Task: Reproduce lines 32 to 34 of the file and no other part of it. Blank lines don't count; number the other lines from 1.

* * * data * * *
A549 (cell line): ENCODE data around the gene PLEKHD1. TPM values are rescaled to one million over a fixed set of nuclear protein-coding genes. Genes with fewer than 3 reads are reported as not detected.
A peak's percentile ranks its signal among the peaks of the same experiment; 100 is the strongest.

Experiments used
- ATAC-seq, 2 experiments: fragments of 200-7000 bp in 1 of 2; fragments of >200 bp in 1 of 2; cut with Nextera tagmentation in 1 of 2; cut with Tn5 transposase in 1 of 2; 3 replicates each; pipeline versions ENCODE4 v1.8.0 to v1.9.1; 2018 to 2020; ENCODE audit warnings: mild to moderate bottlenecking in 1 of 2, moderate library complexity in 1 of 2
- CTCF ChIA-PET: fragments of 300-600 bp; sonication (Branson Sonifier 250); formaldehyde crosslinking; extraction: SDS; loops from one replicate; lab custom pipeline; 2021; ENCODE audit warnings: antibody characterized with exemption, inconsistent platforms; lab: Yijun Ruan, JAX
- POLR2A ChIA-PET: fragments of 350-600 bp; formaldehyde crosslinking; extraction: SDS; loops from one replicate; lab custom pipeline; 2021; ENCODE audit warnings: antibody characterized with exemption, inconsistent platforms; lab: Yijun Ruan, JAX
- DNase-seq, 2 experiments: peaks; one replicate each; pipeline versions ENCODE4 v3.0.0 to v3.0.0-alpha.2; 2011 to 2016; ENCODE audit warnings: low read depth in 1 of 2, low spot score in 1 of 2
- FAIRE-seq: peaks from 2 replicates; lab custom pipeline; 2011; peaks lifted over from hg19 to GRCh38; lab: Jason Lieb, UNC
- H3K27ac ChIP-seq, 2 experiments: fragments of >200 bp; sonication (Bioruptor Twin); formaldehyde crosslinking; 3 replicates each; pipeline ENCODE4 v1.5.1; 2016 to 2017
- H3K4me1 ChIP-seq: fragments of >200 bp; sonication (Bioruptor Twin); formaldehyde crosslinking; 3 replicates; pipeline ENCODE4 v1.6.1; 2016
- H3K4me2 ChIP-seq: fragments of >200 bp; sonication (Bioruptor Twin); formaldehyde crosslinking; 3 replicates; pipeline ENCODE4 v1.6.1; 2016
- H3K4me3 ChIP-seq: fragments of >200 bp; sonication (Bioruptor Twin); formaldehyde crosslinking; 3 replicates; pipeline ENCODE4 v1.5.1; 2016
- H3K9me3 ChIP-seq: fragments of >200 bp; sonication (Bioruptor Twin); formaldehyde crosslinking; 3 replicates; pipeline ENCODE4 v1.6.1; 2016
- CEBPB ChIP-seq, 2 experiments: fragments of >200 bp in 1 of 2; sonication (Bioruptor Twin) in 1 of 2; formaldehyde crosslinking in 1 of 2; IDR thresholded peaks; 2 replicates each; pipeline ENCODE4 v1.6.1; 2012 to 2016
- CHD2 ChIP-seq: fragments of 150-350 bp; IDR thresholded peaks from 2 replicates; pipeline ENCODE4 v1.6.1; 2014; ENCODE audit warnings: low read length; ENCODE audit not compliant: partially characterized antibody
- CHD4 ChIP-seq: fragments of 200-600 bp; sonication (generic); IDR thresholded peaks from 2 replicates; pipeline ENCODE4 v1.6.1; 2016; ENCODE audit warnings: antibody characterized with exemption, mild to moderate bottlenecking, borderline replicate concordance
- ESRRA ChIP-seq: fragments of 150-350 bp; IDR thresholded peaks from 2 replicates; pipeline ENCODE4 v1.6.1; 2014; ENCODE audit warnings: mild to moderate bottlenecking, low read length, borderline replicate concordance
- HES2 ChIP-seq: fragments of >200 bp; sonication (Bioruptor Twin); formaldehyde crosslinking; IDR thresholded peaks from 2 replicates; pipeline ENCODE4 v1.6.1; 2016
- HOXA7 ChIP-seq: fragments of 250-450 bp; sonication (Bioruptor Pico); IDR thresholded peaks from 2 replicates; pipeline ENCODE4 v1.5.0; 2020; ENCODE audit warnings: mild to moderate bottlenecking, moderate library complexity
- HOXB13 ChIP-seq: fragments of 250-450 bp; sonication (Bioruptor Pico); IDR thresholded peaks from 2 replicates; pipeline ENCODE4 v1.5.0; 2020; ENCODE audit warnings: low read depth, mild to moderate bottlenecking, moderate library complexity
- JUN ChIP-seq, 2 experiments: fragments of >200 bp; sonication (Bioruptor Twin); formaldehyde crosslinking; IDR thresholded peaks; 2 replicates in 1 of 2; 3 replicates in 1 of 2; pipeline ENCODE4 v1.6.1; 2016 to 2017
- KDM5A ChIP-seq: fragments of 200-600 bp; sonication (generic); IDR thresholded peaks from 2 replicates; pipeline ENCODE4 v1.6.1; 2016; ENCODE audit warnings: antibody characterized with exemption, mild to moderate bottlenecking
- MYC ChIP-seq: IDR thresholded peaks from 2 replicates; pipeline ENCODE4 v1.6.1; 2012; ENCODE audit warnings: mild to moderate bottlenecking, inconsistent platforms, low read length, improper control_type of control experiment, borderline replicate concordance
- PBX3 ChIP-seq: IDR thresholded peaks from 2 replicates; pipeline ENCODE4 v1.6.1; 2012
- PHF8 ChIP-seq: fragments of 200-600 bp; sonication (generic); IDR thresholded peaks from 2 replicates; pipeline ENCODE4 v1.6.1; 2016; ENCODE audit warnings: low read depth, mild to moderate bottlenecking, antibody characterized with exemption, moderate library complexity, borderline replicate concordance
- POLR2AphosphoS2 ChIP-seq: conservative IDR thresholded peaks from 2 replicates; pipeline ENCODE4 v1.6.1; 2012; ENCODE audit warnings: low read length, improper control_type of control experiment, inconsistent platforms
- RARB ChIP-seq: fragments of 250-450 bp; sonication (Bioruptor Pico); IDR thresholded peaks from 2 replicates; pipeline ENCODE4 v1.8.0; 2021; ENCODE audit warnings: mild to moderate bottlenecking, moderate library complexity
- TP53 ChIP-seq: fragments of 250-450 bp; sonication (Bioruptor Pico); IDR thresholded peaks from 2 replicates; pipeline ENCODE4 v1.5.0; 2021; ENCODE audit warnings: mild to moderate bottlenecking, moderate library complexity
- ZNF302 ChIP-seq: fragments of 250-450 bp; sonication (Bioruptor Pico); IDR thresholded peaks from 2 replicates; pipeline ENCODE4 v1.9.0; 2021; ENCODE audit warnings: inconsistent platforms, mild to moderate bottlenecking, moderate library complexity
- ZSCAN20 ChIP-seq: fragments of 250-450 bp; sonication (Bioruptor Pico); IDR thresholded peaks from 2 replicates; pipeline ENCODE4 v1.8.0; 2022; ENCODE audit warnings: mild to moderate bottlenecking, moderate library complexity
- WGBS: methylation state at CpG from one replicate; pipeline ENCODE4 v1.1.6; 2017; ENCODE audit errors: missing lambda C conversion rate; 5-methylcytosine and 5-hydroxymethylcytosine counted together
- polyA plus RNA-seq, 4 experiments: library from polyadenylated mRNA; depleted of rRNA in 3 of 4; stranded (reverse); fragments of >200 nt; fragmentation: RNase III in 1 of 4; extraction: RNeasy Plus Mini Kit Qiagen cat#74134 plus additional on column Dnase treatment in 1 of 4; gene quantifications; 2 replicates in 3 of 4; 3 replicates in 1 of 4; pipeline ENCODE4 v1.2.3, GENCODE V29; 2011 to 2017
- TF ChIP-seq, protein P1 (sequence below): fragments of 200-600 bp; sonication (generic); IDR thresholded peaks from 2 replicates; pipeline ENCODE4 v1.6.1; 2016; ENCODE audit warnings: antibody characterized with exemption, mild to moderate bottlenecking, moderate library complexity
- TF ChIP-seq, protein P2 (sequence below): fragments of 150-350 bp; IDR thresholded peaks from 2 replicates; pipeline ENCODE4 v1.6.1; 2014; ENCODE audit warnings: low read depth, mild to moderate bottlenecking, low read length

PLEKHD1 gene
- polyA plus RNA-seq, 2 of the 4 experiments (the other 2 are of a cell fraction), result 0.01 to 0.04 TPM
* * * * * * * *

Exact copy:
- polyA plus RNA-seq, 4 experiments: library from polyadenylated mRNA; depleted of rRNA in 3 of 4; stranded (reverse); fragments of >200 nt; fragmentation: RNase III in 1 of 4; extraction: RNeasy Plus Mini Kit Qiagen cat#74134 plus additional on column Dnase treatment in 1 of 4; gene quantifications; 2 replicates in 3 of 4; 3 replicates in 1 of 4; pipeline ENCODE4 v1.2.3, GENCODE V29; 2011 to 2017
- TF ChIP-seq, protein P1 (sequence below): fragments of 200-600 bp; sonication (generic); IDR thresholded peaks from 2 replicates; pipeline ENCODE4 v1.6.1; 2016; ENCODE audit warnings: antibody characterized with exemption, mild to moderate bottlenecking, moderate library complexity
- TF ChIP-seq, protein P2 (sequence below): fragments of 150-350 bp; IDR thresholded peaks from 2 replicates; pipeline ENCODE4 v1.6.1; 2014; ENCODE audit warnings: low read depth, mild to moderate bottlenecking, low read length